It was chilly — about 45 degrees with a breeze as I started my run. As usually happens when it’s cold, my hands and feet promptly went numb. I was wearing gloves and waving my hands around, so that part wasn’t so bad; my hands warmed up within a few minutes. But it’s tough trying to run on numb feet. It took two and a half miles for my feet to thaw out, and when they finally did, I realized that (as often happens) they’d been slapping the ground rather hard while numb and were now sore.

I’d almost given up and turned around in the first cold mile, but I’d decided that today it was my job to be out there and keep running in spite of feeling less than stellar. I went on and completed my run (from a county park to an Audubon center/park and back, 7.6 miles round trip), patting myself on the back at the end for toughing it out.

On the way home I stopped off to pick up some vegetables for tonight’s dinner. I also grabbed a bottle of fruit/vegetable juice to drink on the way home.

As I left the farm store, I noticed that the sky was quite dramatic. Heading west toward home, I was driving out from under dark gray clouds and into blue sky and broken clouds that were spectacularly lit by the late afternoon sun. I drove by two or three possible locations where I could have stopped to take photos. By this time, I was actually in a hurry to get home because my darned fingers were going numb again from holding the cold juice bottle (if you’re wondering, I have Raynaud’s phenomenon). So for a few miles my inner dialogue went: “Do I stop or do I hurry home to get warm?”

Finally the sky became so beautiful that I had to stop — fingers be damned! I pulled into a downtown parking lot and quickly snapped these shots with my iPhone.

It was a moment worth pausing for, don’t you think?

Some moments are just too good to let pass unnoticed. This is a lesson too easily overlooked, a lesson that demands we practice it, every day.

What did you notice that gave you a moment’s pause today?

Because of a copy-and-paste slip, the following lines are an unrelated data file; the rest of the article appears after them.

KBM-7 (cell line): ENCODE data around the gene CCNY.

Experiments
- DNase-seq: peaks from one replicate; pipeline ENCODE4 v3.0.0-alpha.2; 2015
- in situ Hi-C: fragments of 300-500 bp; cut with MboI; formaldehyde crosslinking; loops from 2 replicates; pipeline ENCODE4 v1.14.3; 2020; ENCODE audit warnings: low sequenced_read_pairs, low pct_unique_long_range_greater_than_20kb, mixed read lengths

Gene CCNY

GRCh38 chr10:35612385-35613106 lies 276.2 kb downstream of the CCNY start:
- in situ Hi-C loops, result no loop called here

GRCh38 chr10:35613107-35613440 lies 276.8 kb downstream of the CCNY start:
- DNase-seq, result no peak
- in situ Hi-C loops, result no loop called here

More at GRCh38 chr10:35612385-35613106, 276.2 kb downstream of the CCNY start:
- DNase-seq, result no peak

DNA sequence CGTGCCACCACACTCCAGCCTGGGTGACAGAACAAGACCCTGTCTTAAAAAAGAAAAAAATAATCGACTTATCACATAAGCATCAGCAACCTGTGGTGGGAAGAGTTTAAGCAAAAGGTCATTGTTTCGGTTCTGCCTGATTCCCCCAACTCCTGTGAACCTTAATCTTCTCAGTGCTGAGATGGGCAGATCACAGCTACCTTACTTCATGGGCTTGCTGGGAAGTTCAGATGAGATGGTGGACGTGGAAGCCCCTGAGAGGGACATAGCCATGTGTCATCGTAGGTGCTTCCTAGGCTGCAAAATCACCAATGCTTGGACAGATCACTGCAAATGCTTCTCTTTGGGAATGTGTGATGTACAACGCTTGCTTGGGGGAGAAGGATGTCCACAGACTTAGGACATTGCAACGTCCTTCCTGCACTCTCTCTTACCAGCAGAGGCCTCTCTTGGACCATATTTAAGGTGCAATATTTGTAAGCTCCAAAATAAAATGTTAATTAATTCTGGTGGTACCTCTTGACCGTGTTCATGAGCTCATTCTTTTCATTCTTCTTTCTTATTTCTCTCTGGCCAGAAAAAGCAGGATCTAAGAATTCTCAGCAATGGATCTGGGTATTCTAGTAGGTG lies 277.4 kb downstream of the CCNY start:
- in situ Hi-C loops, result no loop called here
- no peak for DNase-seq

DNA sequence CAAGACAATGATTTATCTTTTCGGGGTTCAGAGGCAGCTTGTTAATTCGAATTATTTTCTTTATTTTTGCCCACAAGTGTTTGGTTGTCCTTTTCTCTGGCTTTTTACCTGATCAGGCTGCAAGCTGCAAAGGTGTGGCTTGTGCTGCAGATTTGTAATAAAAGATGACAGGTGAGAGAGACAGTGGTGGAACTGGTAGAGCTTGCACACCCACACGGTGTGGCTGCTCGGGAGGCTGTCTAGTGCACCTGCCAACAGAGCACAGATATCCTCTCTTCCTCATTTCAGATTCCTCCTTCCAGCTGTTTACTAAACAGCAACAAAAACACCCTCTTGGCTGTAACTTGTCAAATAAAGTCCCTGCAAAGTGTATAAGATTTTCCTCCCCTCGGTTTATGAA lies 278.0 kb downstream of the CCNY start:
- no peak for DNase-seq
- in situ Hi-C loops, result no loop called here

October and half of November

Well, that was quick! I knew October was going to be a busy month, but I had no idea I’d be so swept up by events that I wouldn’t have another chance to post here until mid-November. While the living has not been so “slow” lately, it has certainly been happy.

October began with the Yakima Fresh Hop Festival, as documented in my last post. The following weekend was the Victoria marathon. As I’ve written here, I can now and forever call myself a marathoner!

The weekend of October 19-20 we went to Seattle to see the Moody Blues for what I believe to be my 40th time (CFL’s second). They never disappoint, and this was yet another great show by my all-time favorite band. The following evening we attended the 10th anniversary celebration for the local region of the sports car club that I belong to. As a charter member of the region, I was among those who stood up to share memories of our early days. Good times!

Our big travel event for late October was a trip down to Eugene, Oregon for a philosophy conference at which I presented a paper. My paper was a very preliminary attempt to make sense of what I have learned (and continue to learn) about running and personal transformation. I’m playing with the idea of the literal steps and place-to-place movement of my running “career” as a metaphoric movement through the course of caregiving, grieving, and re-creating one’s life anew. My paper was well-received at the conference, but I didn’t get enough feedback to determine which direction I want to go further with this.